Matrimonial Real Property is a term for the house or land a married or common law couple lives on or benefits from. MRP laws ensure this property is dealt with equitably in the event of separation, divorce or death. About 30 years ago, the Supreme Court of Canada ruled that provincial or territorial laws relating to Matrimonial Real Property do not apply on reserve land.
To deal with this gap, the federal government enacted a law in 2013 that allows First Nations to create their own MRP laws or puts temporary federal rules in place in communities that have not created their own laws.
The Centre of Excellence for Matrimonial Real Property supports First Nations with the implementation of this act. The centre provides guidance to First Nations that are developing their own matrimonial real property laws, information on the protections and rights available to individuals and families living on reserve and research on dispute resolution mechanisms.
One of the many important resources on the centre’s website is the MRP toolkit. This toolkit contains worksheets, flowcharts, checklists and training modules about matrimonial real property. It was developed to help First Nation leadership, technicians, members and residents understand the government’s MRP law and to guide law-making activities.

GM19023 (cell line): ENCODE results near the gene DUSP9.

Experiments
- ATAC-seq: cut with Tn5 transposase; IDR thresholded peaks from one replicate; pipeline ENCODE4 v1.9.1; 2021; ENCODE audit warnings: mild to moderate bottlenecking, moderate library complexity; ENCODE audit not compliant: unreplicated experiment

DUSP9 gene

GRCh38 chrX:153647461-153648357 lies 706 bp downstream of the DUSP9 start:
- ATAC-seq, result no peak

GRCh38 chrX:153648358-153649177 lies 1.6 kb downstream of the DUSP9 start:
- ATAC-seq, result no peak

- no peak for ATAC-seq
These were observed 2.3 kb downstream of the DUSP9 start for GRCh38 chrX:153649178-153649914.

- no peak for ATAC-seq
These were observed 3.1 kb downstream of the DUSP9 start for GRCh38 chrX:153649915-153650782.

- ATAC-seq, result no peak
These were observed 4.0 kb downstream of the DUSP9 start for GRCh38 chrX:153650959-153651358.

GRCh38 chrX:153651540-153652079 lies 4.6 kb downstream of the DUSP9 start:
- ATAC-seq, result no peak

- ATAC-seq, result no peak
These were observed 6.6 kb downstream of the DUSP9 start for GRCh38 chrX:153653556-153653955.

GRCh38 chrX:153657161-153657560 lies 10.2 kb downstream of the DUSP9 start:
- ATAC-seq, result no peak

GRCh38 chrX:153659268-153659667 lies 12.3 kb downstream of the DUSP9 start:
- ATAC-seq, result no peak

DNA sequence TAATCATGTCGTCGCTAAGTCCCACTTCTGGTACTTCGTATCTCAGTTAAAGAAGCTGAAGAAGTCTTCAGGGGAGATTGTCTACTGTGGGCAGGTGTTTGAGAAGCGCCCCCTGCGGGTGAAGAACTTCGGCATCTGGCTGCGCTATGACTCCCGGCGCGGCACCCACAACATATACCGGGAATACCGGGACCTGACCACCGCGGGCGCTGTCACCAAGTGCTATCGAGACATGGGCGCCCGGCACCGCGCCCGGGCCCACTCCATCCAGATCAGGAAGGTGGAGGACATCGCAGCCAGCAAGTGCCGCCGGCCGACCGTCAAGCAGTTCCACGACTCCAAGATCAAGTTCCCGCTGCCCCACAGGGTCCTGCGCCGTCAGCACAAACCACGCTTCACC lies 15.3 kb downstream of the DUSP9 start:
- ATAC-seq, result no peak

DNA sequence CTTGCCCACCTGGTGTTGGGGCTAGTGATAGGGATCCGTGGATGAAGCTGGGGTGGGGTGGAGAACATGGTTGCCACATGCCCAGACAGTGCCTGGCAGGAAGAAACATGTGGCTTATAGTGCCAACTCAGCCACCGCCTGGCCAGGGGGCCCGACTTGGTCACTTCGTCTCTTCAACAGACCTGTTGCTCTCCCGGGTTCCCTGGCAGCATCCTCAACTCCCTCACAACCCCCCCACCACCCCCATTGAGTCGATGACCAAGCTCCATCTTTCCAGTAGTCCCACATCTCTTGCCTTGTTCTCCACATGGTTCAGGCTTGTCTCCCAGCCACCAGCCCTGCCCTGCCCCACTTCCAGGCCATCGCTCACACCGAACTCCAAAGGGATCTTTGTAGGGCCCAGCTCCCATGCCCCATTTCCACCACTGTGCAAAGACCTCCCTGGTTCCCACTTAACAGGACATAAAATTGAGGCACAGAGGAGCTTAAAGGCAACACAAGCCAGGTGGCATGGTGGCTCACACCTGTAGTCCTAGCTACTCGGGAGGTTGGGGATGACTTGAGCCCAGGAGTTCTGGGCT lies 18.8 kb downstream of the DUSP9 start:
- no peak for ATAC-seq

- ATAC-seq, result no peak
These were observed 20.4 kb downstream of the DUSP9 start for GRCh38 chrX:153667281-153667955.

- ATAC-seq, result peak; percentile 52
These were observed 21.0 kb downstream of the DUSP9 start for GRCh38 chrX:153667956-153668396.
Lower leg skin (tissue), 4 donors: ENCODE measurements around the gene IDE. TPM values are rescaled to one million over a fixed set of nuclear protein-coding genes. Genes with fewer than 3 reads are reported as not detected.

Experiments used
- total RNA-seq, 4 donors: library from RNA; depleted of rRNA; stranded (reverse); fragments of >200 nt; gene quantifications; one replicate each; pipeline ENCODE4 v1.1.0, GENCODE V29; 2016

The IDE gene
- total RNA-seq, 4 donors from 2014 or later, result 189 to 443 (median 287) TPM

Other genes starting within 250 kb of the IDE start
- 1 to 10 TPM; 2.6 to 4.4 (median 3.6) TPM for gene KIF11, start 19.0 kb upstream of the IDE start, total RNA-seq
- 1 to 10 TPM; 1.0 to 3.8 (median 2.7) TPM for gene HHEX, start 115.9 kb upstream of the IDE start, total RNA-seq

The centre offers toolkit training sessions in cities and towns across the country and provides sponsorships to First Nations who have not had the opportunity to attend a previous session. If you or anyone you know might be interested in attending a training session, click here.
The powerpoint slides used in training sessions can be found here.
The centre’s website has many other resources for anyone looking for information on the government’s law, how to create MRP laws on a reserve and what rights and protections individuals and families living on reserve have in communities where the provisional federal rules apply. Check out the resources here.
The site also has a handy and very in-depth, which you can visit here.
For a list of reserves that have created their own MRP laws, visit the Indigenous and Northern Affairs Canada website.